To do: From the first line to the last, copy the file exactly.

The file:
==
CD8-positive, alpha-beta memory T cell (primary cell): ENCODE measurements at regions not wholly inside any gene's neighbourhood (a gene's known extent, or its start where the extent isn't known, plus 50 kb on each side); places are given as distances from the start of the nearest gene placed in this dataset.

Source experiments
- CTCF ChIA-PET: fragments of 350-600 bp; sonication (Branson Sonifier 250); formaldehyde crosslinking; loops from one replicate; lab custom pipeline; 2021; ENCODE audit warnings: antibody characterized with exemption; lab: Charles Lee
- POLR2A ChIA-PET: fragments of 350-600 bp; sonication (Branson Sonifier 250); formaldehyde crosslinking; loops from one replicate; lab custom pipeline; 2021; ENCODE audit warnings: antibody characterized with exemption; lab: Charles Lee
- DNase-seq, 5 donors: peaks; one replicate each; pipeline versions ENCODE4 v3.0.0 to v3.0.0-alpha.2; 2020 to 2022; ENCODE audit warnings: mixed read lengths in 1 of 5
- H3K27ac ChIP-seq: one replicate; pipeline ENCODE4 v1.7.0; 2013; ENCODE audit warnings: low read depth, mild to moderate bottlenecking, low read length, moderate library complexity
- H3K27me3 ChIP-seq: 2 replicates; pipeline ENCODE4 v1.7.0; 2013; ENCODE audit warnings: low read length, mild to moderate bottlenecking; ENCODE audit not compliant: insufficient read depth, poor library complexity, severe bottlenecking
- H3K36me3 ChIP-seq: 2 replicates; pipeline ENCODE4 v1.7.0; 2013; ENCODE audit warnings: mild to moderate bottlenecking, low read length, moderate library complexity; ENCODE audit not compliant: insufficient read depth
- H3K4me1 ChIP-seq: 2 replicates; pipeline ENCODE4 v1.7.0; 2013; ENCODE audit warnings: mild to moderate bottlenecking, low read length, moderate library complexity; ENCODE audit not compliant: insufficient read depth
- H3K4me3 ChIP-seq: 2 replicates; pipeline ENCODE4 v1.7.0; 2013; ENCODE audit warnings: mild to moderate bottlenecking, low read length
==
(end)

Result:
CD8-positive, alpha-beta memory T cell (primary cell): ENCODE measurements at regions not wholly inside any gene's neighbourhood (a gene's known extent, or its start where the extent isn't known, plus 50 kb on each side); places are given as distances from the start of the nearest gene placed in this dataset.

Source experiments
- CTCF ChIA-PET: fragments of 350-600 bp; sonication (Branson Sonifier 250); formaldehyde crosslinking; loops from one replicate; lab custom pipeline; 2021; ENCODE audit warnings: antibody characterized with exemption; lab: Charles Lee
- POLR2A ChIA-PET: fragments of 350-600 bp; sonication (Branson Sonifier 250); formaldehyde crosslinking; loops from one replicate; lab custom pipeline; 2021; ENCODE audit warnings: antibody characterized with exemption; lab: Charles Lee
- DNase-seq, 5 donors: peaks; one replicate each; pipeline versions ENCODE4 v3.0.0 to v3.0.0-alpha.2; 2020 to 2022; ENCODE audit warnings: mixed read lengths in 1 of 5
- H3K27ac ChIP-seq: one replicate; pipeline ENCODE4 v1.7.0; 2013; ENCODE audit warnings: low read depth, mild to moderate bottlenecking, low read length, moderate library complexity
- H3K27me3 ChIP-seq: 2 replicates; pipeline ENCODE4 v1.7.0; 2013; ENCODE audit warnings: low read length, mild to moderate bottlenecking; ENCODE audit not compliant: insufficient read depth, poor library complexity, severe bottlenecking
- H3K36me3 ChIP-seq: 2 replicates; pipeline ENCODE4 v1.7.0; 2013; ENCODE audit warnings: mild to moderate bottlenecking, low read length, moderate library complexity; ENCODE audit not compliant: insufficient read depth
- H3K4me1 ChIP-seq: 2 replicates; pipeline ENCODE4 v1.7.0; 2013; ENCODE audit warnings: mild to moderate bottlenecking, low read length, moderate library complexity; ENCODE audit not compliant: insufficient read depth
- H3K4me3 ChIP-seq: 2 replicates; pipeline ENCODE4 v1.7.0; 2013; ENCODE audit warnings: mild to moderate bottlenecking, low read length